MSc in epidemiology at the London School of Hygiene and Tropical Medicine
Authors: Michael Holmes, Neeraj Bhala
Publication date: 04 May 2011
Who’s it for?
Epidemiology is the basic science underpinning medical research and population health through the study of determinants of disease (such as smoking and social status) and patterns of illness (cardiovascular mortality and flu outbreaks). This course aims to equip clinical and non-clinical postgraduate students with the knowledge and skills to make valuable contributions to epidemiological research and population health.
When did you do it?
We are both clinicians undertaking academic training in the science of population health, so this is the best course to understand the underlying principles. The MSc contributed one year towards our “out of programme research,” which we took after completing medical college examinations. We are both funded by the Medical Research Council (MRC), although similar funding is available from the Wellcome Trust and the National Institute for Health Research, and the London School of Hygiene and Tropical Medicine has scholarships.
Why did you do it?
Our mentors had completed or teach on this course and highly recommended it. Epidemiology is a key discipline for understanding and improving population health with respect to communicable and non-communicable diseases. In addition to learning statistical and epidemiological methods, we gained a broader perspective on population health and on medical science. As well as providing valuable skills for planned academic studies (such as a PhD), this course has given us worthwhile training for other areas of clinical relevance (organising an outbreak investigation, for example).
How much effort did it entail?
The course is full time over a year, although it can also be taken part time over two years or through distance learning. The first term introduces epidemiology and statistical methods and also develops generic skills such as communication and contextualising public health issues. A number of optional modules are available: we highly recommend the clinical trials module, but there are others, including principles of social research.
After this term comes a series of modules in blocks of five weeks (some optional, others compulsory), each of which culminates in an assessment. Compulsory modules include study design, which gives invaluable experience of writing your own study grant proposal, and statistical methods, in which students are taught strategies of analysis and quickly assimilate principles and practice of detailed statistical techniques, including logistic regression. A wide range of optional modules suits all tastes, which in our year included epidemiology of communicable and of non-communicable diseases, disease control in the developed and developing world, and health policy.
Information acquired from all parts of the course is tested in the summer exams. Finally, each student has a summer project, which entails a choice of data analysis, systematic review, laboratory or field based research, synthesis of a study protocol, or a policy report, culminating in a 7000 to 10 000 word thesis submitted in September.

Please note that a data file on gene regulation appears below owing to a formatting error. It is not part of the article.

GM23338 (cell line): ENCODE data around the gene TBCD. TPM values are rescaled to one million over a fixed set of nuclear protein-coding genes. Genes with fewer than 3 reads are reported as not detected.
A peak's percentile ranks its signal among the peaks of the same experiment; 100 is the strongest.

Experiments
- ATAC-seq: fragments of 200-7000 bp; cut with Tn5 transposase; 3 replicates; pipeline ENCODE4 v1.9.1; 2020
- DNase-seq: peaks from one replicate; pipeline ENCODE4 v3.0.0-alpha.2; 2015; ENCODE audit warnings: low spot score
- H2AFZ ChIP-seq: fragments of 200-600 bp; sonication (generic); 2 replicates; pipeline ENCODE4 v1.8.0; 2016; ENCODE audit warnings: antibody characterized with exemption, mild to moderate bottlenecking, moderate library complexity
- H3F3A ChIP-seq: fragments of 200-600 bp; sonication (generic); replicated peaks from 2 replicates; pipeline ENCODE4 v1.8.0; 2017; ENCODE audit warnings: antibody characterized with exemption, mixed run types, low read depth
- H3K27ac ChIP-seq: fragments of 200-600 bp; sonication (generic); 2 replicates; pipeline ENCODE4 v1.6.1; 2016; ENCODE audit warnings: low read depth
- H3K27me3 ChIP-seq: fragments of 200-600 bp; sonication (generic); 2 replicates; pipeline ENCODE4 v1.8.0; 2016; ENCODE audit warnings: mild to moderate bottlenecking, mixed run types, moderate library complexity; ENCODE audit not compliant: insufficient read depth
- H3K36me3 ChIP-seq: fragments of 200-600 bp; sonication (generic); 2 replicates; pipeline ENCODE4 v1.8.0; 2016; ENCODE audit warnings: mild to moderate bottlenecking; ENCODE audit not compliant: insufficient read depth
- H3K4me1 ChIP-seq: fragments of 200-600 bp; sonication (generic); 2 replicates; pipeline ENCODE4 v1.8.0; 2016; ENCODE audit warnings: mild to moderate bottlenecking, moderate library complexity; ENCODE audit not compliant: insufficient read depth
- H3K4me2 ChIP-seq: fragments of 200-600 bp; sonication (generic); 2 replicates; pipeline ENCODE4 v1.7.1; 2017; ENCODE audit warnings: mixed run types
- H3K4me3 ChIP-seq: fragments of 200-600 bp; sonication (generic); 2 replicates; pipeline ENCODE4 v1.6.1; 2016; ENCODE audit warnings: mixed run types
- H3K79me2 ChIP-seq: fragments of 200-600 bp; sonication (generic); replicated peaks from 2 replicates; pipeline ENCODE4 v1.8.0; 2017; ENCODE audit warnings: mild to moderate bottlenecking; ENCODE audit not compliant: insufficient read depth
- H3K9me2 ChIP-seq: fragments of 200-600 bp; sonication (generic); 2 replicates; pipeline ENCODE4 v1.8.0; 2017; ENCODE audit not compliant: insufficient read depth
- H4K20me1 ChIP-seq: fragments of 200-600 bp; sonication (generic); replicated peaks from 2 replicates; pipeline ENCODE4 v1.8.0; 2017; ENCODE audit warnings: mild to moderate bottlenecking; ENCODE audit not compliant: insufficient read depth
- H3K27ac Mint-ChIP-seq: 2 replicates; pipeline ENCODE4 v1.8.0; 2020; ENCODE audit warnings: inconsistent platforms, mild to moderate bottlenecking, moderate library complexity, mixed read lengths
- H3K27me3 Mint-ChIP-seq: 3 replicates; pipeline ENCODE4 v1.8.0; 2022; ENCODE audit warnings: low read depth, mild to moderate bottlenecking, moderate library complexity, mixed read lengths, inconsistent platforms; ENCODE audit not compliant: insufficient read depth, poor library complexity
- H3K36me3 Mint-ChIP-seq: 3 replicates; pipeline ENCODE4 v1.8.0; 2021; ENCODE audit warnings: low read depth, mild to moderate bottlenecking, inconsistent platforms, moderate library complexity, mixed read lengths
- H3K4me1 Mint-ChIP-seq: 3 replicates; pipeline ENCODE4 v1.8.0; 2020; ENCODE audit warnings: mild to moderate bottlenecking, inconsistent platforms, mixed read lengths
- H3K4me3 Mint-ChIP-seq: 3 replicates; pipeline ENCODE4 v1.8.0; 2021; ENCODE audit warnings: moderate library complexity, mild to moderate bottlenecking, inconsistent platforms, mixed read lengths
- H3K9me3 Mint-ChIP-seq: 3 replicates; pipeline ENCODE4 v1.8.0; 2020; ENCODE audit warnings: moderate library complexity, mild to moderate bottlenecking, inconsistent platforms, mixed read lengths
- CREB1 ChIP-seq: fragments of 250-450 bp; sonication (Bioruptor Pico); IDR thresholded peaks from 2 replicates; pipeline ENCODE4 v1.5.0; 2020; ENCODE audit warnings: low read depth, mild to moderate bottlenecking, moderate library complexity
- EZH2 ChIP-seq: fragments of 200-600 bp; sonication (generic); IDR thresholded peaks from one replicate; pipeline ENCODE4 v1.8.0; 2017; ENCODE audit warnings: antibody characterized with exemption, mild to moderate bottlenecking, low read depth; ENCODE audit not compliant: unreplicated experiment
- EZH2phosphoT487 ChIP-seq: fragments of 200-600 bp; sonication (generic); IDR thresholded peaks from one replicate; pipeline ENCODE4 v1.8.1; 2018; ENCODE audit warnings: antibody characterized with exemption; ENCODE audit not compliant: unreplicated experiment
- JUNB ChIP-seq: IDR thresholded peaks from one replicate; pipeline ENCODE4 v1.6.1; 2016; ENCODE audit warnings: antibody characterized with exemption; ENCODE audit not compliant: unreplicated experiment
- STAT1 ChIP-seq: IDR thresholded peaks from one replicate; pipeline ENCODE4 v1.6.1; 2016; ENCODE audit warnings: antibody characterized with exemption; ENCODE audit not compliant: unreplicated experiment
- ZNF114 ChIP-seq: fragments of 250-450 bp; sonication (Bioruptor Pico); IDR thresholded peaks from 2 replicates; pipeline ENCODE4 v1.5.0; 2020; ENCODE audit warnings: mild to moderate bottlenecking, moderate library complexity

Most teaching consists of lectures from eminent figures in epidemiology, statistics, and public health, followed by group learning. A clearly laid out timetable helps cement concepts. Thorough lecture notes accompany each topic, and students who are taught on campus have access to excellent distance learning materials to enrich their learning experience. Each student is assigned a tutor who is responsible for their academic wellbeing. The course organisers and other London School of Hygiene and Tropical Medicine faculty members are very approachable.
Is there an exam?
There are two written exams, each three hours long, in June. Each student’s final mark depends on a combination of the coursework, the summer exam, and the summer project (MSc thesis).
How much does it cost?
The fee for UK students is £4240 for the full time course and £2120 each year for the two year part time course. For distance based learning the fee is £8320.
The course ramps up in the new year. Clinical knowledge can be an asset and a hindrance.
Contact for further information
Further details, including the programme, entrance requirements, funding opportunities, and contact details of the course directors are available at [Link] .
Was it worth it?
Yes, we highly recommend it.
Pros and cons
Learn the importance of epidemiology in medical research
Tackle epidemiological principles (for example, what does confounding mean?)
Learn simple and advanced statistical techniques with teaching from leading statisticians
Meet a diverse group of UK and international students
It can be a culture shock adapting to student life again
You may experience a drop in salary (although you can potentially fit in on-call sessions)
You will never again see matters from just the individual patient’s point of view
Having to explain to non-medical friends what epidemiology is (no, it’s not dermatology)
Competing interests: None declared.
Michael Holmes MRC population health scientist research fellow
Research Department of Epidemiology and Public Health, University College London, London, UK
Neeraj Bhala MRC population health scientist research fellow and specialist registrar in gastroenterology Clinical Trial Service Unit, University of Oxford, Headington, UK